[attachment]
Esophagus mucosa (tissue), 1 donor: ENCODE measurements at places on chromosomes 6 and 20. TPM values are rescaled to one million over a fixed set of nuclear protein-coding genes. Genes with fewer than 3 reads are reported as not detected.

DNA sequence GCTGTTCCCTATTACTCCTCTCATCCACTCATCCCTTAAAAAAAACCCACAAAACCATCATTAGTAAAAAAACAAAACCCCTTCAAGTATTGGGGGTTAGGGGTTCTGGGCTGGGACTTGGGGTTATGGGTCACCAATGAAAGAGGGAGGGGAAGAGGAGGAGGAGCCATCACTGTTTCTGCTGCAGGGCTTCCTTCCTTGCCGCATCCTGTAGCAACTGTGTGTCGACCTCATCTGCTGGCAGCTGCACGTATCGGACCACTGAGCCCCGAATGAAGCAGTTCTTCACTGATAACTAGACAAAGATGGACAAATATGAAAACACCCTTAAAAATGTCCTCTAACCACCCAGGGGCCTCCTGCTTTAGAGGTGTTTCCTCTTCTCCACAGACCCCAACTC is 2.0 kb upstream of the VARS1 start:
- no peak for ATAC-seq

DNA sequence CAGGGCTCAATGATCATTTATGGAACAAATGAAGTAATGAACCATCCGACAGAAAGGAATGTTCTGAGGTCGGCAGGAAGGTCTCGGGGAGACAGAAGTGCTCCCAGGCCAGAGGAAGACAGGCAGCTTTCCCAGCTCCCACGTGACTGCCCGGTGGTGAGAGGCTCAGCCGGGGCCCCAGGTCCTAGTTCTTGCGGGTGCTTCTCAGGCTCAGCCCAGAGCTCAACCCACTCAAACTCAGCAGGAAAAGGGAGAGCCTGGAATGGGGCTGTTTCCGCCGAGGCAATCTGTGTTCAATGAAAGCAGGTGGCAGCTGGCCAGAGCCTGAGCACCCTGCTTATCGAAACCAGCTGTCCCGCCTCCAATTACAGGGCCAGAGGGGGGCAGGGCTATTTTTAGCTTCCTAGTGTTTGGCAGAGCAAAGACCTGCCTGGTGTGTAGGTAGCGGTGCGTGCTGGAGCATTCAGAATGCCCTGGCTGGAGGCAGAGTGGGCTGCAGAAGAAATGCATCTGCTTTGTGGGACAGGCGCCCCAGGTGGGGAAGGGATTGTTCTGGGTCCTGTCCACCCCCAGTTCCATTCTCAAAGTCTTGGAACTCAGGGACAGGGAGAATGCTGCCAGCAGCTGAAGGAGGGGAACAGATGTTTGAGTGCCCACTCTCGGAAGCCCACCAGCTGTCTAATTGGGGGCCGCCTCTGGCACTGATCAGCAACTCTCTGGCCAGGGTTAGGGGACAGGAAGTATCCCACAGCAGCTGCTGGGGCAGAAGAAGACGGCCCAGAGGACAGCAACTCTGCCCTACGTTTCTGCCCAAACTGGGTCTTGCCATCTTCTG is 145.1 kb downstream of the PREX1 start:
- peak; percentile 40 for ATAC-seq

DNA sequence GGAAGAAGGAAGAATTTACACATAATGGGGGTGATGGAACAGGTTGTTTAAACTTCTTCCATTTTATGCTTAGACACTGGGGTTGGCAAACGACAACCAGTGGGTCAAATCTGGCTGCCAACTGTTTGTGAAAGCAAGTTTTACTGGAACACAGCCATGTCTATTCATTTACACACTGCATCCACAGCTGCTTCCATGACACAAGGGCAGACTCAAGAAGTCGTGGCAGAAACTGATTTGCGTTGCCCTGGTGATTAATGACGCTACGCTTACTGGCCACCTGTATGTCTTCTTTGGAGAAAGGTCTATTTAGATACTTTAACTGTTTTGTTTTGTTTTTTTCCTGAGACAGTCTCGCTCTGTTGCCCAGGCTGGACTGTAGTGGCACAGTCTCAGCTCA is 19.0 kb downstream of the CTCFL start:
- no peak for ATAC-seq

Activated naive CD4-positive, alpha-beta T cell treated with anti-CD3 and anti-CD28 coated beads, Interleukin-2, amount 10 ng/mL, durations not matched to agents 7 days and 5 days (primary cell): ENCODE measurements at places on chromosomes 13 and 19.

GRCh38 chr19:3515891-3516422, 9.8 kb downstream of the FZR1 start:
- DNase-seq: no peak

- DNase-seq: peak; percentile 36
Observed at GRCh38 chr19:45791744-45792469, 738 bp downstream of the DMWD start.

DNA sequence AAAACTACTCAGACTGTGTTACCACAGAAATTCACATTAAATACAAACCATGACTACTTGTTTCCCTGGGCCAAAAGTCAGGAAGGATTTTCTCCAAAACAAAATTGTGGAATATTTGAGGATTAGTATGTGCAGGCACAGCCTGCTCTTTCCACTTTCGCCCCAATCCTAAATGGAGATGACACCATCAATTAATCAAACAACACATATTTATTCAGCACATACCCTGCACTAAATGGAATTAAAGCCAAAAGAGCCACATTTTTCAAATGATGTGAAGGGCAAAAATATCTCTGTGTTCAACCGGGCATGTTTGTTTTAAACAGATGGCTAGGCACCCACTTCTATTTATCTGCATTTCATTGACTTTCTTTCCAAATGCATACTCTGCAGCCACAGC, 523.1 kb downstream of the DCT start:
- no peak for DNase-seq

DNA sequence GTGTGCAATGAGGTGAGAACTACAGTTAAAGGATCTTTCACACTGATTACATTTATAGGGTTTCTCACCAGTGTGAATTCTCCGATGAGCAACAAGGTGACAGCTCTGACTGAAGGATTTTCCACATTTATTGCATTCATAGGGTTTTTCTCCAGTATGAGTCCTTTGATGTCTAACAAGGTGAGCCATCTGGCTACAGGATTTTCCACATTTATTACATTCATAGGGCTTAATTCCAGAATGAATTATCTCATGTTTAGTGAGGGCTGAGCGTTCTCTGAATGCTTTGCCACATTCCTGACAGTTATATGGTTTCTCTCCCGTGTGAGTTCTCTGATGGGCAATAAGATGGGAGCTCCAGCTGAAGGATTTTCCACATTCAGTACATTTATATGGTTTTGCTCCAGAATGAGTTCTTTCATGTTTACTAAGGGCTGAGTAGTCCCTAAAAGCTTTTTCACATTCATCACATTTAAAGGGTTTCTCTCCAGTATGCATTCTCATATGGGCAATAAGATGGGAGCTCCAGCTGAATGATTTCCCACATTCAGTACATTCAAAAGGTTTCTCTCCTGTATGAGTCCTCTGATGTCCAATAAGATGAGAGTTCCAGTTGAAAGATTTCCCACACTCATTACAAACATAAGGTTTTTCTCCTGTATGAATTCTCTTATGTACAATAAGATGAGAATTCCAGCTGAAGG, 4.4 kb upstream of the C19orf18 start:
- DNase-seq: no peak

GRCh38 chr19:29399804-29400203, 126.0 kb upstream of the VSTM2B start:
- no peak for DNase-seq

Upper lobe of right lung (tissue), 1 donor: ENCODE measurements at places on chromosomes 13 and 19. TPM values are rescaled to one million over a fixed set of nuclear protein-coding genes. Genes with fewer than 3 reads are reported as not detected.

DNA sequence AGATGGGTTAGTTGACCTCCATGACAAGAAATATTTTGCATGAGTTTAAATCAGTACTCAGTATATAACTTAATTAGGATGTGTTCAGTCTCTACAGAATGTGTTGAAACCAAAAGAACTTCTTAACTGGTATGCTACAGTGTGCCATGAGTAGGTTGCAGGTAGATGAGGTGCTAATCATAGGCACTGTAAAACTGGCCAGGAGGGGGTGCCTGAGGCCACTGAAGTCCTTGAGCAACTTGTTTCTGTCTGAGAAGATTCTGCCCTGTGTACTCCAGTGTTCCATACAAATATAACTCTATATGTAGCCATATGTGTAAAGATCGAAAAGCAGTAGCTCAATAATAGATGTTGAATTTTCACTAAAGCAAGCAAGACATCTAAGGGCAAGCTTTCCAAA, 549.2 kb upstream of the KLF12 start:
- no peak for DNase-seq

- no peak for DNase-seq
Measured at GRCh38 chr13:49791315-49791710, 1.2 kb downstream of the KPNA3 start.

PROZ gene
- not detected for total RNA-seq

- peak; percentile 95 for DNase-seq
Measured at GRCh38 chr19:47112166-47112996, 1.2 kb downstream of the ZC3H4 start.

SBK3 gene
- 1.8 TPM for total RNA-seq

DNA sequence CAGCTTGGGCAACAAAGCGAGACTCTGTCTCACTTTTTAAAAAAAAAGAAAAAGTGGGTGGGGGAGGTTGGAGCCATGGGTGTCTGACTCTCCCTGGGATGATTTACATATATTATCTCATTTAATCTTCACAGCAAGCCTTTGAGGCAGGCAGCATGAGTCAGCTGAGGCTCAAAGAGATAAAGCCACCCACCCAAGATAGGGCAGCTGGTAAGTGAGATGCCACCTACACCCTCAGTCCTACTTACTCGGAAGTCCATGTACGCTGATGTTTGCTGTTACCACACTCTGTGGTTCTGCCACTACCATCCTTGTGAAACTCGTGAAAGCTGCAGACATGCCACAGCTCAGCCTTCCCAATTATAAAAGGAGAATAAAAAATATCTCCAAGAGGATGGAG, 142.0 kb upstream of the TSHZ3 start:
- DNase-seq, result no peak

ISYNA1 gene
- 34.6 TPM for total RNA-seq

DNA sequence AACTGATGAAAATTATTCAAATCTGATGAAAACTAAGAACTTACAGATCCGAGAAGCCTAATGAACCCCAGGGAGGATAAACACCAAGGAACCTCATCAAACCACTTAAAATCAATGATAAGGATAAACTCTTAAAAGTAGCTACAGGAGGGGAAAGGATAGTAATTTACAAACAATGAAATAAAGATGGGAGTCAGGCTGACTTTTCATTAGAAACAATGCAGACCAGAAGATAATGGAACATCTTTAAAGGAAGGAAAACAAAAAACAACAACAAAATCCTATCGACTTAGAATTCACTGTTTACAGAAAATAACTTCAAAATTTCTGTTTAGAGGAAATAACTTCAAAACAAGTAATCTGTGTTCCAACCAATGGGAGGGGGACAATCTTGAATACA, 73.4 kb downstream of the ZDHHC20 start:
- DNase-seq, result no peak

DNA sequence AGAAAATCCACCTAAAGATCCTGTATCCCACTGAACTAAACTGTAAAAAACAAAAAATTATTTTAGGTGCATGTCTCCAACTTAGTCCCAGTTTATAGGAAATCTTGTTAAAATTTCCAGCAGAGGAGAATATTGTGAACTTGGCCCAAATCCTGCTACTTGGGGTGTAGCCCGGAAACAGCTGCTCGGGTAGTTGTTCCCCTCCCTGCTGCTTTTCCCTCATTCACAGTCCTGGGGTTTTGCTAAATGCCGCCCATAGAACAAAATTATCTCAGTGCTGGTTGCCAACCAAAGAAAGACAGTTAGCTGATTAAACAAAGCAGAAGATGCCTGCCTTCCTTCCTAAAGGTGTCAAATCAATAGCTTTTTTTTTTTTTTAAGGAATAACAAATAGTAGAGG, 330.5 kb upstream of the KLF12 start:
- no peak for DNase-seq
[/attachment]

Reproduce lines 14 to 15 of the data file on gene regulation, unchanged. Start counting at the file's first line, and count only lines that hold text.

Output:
- no peak for DNase-seq

DNA sequence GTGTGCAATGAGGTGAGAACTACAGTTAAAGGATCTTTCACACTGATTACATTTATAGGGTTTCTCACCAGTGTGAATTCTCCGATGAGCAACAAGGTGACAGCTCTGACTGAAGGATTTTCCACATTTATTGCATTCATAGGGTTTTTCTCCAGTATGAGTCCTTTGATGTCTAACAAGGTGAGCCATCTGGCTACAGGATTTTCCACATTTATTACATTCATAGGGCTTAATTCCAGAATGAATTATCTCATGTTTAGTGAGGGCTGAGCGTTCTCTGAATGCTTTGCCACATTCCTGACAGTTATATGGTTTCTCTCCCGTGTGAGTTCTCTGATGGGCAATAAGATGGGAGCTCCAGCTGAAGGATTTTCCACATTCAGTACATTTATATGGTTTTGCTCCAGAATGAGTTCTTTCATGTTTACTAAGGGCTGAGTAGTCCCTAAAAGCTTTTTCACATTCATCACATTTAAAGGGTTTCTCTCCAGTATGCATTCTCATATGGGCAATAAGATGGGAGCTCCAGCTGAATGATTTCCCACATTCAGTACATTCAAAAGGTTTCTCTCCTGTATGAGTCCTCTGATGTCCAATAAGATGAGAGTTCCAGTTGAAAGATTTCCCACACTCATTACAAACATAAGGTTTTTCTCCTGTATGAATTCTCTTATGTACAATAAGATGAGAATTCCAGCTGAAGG, 4.4 kb upstream of the C19orf18 start: